Firefighters, nurses, doctors, paramedics, police officers – the first responders who make up the nation’s coronavirus front lines have been celebrated throughout the pandemic. But in hard-hit cities, funeral home workers have been invisible last responders. They have always done the work no one wants to do, but they do it now to an extreme. The virus has exhausted them, pushed some to quit and infected them too. They view themselves as working-class emergency workers in a specialised, misunderstood field.

“I feel like, for me, this job was a calling,” said Ms Brianna Hernandez, 26, a manager and apprentice embalmer. “Most of my friends and family are like, ‘You’re crazy.’ No one wants to talk about death. It’s going to happen to any of us, at any time, at any moment.”

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Ms Maldonado, Continental’s owner, said that about 25 per cent of the employees at her funeral homes in California have tested positive for the virus but that none of them had been infected from handling bodies.

Still, she has largely stayed away from relatives and fellow worshippers at her church. “I’m not able to go to anybody’s house because I feel that I have the virus with me and I’m going to take it,” Ms Maldonado said. “So for me, I just go home, take a shower and stay home.”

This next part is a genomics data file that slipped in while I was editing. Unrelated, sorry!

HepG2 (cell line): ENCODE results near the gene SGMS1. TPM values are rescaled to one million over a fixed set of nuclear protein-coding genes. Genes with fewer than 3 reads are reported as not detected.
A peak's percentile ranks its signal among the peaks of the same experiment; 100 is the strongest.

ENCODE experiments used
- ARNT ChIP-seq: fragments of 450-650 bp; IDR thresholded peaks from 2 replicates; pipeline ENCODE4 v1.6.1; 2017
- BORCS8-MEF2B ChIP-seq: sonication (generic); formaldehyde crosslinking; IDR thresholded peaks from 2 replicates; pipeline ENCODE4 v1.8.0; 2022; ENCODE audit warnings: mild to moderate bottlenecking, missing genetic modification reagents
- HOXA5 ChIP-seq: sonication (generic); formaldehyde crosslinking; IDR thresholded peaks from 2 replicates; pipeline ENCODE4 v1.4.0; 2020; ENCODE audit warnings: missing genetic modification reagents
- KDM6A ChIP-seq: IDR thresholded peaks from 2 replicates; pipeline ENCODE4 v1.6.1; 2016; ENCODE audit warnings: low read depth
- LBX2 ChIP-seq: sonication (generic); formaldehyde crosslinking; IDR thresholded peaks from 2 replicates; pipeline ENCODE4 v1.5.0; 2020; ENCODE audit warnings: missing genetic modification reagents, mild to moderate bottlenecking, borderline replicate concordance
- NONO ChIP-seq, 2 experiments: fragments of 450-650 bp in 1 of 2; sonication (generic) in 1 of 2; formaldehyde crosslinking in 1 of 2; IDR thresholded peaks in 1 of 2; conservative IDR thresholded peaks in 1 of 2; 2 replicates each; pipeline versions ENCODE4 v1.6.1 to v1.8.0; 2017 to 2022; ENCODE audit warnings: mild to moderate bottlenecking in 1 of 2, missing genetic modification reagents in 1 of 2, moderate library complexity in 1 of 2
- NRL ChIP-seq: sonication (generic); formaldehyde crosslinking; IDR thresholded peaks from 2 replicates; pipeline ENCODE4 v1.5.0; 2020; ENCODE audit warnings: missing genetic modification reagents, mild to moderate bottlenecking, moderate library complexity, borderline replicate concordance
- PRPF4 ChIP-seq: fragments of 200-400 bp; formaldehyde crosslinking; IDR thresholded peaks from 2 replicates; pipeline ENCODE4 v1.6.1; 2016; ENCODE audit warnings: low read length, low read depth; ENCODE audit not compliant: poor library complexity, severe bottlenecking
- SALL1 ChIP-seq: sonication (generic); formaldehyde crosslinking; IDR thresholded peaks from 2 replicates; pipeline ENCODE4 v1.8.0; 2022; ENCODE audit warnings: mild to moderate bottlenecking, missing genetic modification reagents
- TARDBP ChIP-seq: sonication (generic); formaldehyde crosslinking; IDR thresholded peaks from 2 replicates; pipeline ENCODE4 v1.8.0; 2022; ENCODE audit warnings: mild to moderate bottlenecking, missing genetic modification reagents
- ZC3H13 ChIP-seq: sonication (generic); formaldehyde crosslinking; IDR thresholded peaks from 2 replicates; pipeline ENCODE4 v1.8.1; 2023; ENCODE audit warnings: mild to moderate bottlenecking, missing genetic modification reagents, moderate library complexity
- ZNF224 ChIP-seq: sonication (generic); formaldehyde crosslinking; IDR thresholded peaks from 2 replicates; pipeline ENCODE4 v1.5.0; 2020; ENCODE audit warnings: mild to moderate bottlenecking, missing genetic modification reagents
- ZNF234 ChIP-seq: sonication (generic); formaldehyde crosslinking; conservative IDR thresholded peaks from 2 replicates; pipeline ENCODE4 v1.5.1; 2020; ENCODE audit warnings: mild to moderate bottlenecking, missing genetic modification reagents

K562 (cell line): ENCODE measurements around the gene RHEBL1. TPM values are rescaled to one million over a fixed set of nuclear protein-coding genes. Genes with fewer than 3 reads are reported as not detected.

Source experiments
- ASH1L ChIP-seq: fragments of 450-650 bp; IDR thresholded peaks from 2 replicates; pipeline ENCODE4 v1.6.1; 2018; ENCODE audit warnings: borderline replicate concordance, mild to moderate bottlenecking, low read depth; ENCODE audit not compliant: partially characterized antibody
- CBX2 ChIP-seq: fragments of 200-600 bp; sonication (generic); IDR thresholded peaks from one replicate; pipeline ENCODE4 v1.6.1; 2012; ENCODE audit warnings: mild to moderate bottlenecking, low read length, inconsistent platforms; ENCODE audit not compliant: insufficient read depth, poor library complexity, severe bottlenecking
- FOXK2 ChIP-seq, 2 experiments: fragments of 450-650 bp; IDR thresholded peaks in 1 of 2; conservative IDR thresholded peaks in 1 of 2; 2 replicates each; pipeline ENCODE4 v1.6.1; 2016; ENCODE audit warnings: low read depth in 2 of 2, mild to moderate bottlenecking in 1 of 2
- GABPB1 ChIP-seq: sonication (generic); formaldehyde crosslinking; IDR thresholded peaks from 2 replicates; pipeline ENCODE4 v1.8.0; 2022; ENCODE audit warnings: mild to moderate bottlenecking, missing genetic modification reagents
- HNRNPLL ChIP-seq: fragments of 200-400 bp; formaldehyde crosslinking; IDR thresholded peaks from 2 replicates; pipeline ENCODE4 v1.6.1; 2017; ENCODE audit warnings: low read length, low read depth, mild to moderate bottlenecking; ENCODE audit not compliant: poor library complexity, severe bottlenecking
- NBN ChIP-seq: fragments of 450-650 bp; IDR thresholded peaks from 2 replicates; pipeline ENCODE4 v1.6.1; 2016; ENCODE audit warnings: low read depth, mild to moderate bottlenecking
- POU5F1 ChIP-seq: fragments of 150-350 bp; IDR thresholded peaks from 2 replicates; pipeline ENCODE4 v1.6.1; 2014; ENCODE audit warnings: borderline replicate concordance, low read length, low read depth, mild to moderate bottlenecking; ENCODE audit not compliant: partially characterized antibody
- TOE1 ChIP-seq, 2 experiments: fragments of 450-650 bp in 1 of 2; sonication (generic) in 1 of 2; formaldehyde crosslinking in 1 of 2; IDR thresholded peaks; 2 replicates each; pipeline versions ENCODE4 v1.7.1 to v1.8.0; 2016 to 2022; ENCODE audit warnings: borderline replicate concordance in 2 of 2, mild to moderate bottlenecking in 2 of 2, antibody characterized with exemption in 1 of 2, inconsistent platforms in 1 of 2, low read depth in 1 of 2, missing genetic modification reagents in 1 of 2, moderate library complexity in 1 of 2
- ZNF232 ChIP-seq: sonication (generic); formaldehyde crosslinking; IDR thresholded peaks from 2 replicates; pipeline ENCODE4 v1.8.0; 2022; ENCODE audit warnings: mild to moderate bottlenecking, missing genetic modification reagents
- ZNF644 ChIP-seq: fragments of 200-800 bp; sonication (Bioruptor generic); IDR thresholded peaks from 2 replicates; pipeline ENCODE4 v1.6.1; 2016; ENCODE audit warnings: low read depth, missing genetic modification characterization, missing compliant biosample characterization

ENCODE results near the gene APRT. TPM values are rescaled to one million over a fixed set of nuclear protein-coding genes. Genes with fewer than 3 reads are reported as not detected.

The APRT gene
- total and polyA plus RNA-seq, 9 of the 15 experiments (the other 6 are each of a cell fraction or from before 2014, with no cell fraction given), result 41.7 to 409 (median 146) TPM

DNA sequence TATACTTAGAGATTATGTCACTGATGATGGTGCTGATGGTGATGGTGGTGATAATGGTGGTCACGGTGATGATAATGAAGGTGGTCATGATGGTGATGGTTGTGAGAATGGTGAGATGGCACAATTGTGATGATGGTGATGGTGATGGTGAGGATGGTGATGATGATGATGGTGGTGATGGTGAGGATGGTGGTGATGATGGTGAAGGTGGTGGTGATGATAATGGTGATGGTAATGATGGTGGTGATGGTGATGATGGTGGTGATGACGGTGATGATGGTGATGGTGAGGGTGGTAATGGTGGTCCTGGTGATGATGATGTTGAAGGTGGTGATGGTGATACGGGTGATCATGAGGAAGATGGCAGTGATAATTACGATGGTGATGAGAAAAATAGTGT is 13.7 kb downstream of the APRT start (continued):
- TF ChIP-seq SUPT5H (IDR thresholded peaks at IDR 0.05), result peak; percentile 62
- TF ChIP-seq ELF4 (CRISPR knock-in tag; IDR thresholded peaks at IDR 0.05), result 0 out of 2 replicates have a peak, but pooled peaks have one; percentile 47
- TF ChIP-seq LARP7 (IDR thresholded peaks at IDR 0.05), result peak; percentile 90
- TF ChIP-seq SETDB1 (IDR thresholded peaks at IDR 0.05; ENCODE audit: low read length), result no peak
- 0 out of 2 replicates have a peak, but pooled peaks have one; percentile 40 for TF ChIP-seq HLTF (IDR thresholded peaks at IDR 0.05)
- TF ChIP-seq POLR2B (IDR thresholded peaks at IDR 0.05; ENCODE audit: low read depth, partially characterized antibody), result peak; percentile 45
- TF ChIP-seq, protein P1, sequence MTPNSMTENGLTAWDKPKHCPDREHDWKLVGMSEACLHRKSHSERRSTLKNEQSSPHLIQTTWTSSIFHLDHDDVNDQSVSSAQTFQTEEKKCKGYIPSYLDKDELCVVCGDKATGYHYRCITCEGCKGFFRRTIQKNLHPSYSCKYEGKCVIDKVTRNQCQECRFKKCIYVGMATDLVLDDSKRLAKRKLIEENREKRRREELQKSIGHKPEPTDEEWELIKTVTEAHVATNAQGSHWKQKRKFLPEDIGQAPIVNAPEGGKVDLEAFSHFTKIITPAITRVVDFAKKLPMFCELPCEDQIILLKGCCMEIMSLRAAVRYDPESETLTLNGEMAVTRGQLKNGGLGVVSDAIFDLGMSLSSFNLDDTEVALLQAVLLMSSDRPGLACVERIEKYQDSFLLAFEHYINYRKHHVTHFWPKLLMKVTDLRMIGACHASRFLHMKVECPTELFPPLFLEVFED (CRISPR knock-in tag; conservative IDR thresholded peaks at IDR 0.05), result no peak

The numbers overwhelm

The calendar Ms Maldonado keeps at her desk ran out of space in the pandemic. She had to tape extra columns to the bottom of the pages to add time slots, one of scores of small improvisations. One day recently, she had 12 funerals at her four Los Angeles area locations. The next day she had 13.

Ms Maldonado and her managers estimate the total number of bodies at Continental’s East Los Angeles site on most days at about 260. Over the past 10 weeks, the office phones were flooded with hundreds of calls, so she turned the weekend answering service into a seven-day-a-week operation. She had the tables and the counters removed from the cafeteria where grieving relatives used to gather; after cooling units were installed, the space, like the chapel, was converted into a makeshift morgue.